Scientific Innovation

PhD students experiment with the glove in professor Tolley's lab.

This Glove Makes VR Objects Feel Real

Pneumatic "muscles" on the glove simulate the feel of real objects

The "abortion pill" (actually two separate medications) can be taken up to 10 weeks after pregnancy, according to the FDA.

The Science Behind the “Abortion Pill”

Legal or not, more American women are opting for abortion by medication. We asked doctors: How safe is it?

A young padawan asks astrophysicist Erin Macdonald a question at a Future Con panel. This year, Smithsonian's Future Con took place as a special programming track within Awesome Con, leading to a number of serendipitous moments like this.

When Cutting-Edge Science Meets Science Fiction, It Packs the House

At Future Con, fans of sci-fi, fantasy and comics met the researchers and engineers who are bringing their stories to life

Cyanobacteria, sometimes known as blue-green algae, are single-celled organisms that use photosynthesis to produce food just like plants do.

Need to Fix a Heart Attack? Try Photosynthesis

Injecting plant-like creatures into a rat's heart can jumpstart the recovery process, study finds

Each time you use your phone's weather app, you're indebted to a self-taught computer scientist named Klara von Neumann.

The Unheralded Contributions of Klara Dan von Neumann

Despite having no formal mathematical training, she was a key figure in creating the computer that would later launch modern weather prediction

The orientation of the layers in this protective composite material were inspired by the queen conch shell

This Conch-Shell Inspired Material Could Make Helmets and Body Armor Safer

Scientists from MIT are using structures that evolved over millions of years to strengthen protective gear

These Astronauts Drink Recycled Urine to Stay Hydrated

Astronauts themselves are important sources of water in outer space. With the help of a special centrifuge, their urine is distilled, then processed

The Direct Air Capture carbon collecting plant in Hinwil, Switzerland

First Commercial Carbon-Capture Plant Goes Online

The plant will collect 900 tons of carbon a year, piping it into a nearby greenhouse to boost vegetable growth

Artist’s conception of two merging black holes, spinning in a nonaligned fashion.

Scientists Hear Two Even More Ancient Black Holes Collide

At this point, detecting ripples in the fabric of space-time is practically commonplace

Recent research found that fully one third of humanity can't see the Milky Way because of light pollution

Is Light Pollution Really Pollution?

As countries grow richer, light pollution gets worse–but some are fighting to change that

A mid-air tourist flight. The author is second from the left.

The Future of Zero-Gravity Living Is Here

Entrepreneurs predict there will be thousands of us living and working in space. Our correspondent takes off to see what that feels like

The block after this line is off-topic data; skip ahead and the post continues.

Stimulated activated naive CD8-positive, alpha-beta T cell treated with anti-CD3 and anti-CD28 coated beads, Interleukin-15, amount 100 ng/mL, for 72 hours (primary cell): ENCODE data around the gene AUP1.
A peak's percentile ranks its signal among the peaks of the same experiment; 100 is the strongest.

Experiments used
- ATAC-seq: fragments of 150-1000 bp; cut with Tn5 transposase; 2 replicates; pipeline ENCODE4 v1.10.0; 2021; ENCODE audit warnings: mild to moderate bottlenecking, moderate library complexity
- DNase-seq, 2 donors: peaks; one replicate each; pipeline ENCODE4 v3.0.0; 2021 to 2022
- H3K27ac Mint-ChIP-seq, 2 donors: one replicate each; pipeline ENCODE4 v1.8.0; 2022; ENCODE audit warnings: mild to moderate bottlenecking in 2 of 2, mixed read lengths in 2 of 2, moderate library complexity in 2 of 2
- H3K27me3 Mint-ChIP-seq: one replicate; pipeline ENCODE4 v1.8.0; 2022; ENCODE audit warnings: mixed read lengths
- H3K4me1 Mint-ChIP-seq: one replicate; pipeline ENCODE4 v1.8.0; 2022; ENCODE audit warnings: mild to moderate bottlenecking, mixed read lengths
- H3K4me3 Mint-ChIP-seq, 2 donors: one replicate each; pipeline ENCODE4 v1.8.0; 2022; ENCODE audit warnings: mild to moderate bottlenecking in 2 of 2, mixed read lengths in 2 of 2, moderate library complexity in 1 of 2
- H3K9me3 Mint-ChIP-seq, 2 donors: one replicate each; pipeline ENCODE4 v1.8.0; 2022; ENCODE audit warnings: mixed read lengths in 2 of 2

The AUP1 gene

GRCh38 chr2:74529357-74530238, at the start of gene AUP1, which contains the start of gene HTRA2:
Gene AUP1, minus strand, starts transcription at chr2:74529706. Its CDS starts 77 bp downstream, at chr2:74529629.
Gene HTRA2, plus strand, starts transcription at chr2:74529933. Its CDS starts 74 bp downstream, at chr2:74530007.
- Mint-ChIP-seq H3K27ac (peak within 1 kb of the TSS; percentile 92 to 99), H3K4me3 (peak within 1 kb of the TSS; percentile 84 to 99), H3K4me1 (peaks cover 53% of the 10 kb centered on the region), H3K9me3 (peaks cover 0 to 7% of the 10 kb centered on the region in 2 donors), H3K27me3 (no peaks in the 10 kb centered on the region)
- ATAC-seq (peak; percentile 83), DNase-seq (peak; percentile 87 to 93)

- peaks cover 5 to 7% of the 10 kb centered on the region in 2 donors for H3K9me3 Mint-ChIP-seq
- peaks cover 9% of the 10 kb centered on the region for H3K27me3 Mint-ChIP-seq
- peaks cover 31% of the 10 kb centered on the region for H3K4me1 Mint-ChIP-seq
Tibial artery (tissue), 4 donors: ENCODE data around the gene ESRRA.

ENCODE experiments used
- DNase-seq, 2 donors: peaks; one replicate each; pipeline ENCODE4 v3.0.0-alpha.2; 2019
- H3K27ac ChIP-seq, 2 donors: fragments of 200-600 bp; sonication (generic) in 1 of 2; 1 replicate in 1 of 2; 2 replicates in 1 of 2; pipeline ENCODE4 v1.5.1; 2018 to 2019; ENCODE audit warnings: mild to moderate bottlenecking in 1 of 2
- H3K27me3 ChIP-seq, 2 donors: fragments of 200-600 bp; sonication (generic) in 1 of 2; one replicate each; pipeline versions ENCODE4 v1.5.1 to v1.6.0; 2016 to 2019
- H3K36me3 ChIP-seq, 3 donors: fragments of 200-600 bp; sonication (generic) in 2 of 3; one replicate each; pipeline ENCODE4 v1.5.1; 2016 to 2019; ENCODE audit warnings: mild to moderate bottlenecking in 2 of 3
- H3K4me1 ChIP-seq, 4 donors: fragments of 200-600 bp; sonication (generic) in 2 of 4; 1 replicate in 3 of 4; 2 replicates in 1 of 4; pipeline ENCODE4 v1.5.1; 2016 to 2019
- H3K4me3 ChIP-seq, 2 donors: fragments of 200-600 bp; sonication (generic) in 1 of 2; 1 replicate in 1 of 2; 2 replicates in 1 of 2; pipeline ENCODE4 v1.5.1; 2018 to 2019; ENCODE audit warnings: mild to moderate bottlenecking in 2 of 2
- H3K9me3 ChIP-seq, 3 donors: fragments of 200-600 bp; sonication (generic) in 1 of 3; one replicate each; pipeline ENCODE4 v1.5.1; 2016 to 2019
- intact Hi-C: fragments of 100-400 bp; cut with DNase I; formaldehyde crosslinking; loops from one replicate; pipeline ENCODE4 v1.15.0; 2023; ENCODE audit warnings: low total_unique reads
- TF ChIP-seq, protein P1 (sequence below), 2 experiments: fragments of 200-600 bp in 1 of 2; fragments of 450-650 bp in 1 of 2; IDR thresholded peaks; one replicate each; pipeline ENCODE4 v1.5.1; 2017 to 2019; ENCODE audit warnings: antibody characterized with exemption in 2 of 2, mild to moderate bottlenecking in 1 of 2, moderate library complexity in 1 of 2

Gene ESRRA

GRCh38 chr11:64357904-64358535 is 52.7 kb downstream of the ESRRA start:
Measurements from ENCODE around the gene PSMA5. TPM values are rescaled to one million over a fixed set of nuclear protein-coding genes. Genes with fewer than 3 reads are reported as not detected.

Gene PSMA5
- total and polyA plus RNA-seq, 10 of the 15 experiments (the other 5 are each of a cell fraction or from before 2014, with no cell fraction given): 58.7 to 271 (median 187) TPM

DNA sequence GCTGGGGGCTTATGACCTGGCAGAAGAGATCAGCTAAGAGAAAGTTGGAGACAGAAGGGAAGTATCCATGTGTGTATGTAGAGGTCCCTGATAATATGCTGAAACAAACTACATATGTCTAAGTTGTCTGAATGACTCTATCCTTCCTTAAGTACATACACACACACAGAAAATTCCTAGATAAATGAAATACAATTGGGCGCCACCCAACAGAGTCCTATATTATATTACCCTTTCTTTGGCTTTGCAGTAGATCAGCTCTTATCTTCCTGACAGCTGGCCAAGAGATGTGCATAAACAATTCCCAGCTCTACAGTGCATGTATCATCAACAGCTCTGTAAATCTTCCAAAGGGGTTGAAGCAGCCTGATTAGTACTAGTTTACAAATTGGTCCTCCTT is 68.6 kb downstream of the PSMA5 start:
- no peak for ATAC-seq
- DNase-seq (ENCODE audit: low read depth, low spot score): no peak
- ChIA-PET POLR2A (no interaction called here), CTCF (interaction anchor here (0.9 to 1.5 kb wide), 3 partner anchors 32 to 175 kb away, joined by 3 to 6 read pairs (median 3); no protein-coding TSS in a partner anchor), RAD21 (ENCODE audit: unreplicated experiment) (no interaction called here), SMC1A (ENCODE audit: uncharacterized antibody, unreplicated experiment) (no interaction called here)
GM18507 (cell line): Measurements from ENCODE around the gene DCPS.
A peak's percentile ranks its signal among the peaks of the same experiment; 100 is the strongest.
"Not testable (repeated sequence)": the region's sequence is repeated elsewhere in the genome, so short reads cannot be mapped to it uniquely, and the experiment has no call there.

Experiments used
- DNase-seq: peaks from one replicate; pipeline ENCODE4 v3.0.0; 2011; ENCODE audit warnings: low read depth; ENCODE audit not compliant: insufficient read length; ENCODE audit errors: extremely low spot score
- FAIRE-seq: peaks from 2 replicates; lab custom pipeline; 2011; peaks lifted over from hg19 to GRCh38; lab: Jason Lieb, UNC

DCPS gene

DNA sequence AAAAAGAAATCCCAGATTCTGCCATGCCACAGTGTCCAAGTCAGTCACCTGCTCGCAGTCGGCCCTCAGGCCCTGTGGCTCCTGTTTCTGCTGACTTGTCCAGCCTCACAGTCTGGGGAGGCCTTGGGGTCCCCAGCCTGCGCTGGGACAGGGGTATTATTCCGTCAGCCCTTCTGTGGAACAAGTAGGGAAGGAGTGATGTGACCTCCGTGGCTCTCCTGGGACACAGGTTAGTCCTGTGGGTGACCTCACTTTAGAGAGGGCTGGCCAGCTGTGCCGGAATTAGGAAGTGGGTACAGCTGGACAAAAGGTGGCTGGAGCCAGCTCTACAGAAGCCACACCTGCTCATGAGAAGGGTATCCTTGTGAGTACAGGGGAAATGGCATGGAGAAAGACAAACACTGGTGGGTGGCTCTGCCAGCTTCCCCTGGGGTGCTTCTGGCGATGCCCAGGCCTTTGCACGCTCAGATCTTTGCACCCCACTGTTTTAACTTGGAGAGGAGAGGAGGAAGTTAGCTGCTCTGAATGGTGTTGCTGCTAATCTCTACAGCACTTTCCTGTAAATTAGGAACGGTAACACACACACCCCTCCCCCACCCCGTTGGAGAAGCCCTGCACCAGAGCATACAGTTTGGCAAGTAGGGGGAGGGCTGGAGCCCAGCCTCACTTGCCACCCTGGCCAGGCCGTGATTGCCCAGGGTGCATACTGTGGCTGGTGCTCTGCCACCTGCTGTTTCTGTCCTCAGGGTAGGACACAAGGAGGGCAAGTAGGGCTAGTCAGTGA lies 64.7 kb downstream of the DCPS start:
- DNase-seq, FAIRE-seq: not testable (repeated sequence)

A prosthetic hand outfitted with an inexpensive webcam lets its user grab objects with less effort.

Prosthetic Limb 'Sees' What Its User Wants to Grab

Adding computer vision and deep learning to a prosthetic makes it far more effective

Exoskeletons, automaton pets and tiny toy humanoids (pictured) populate the Korea Institute of Robot and Convergence.

A Visit to Seoul Brings Our Writer Face-to-Face With the Future of Robots

In the world’s most futuristic city, a tech-obsessed novelist confronts the invasion of mesmerizing machines

This Marine Compares Flying the Harrier to Riding a Dragon

Harrier's unique takeoff style and agility owes a lot to its 47-foot frame and mere 15,000 pounds in weight--almost half the size of modern fighter jets

Chocolate, coffee and tea all played a role in overturning a medical theory that had dominated the Western world for more than a millennium.

How Coffee, Chocolate and Tea Overturned a 1,500-Year-Old Medical Mindset

The humoral system dominated medicine since the Ancient Greeks—but it was no match for these New World beverages

Glue Made of Mussel Slime Could Prevent Scarring

The glue, infused with a version of the protein decorin, healed wounds in rats, giving them skin with hair follicles and oil glands instead of scar tissue

Today the desert tortoise faces a variety of new human-associated threats: off-road vehicle use, the illegal pet trade, and now, an influx of deadly ravens.

To Save Desert Tortoises, Make Conservation a Real-Life Video Game

Traditional techniques weren't working for the raven-ravaged reptile. So researchers got creative

Ultrasonic “tractor beam”

Five Ways Ultrasound Is Changing Medicine, Martian Exploration and Even Your Phone

If you thought ultrasound was only for prenatal care, think again

Would you trust nutrition research underwritten by a GMO company?

People Don’t Trust Scientific Research When Companies Are Involved

But sometimes, they should

A raccoon butterflyfish on a coral reef in Egypt's Red Sea. The vast majority of aquarium fish come from countries with known cyanide fishing problems.

Soon, You Could Be Able to Tell if Your Aquarium Fish Was Caught With Cyanide

A new handheld detector aims to root out this widespread, destructive practice

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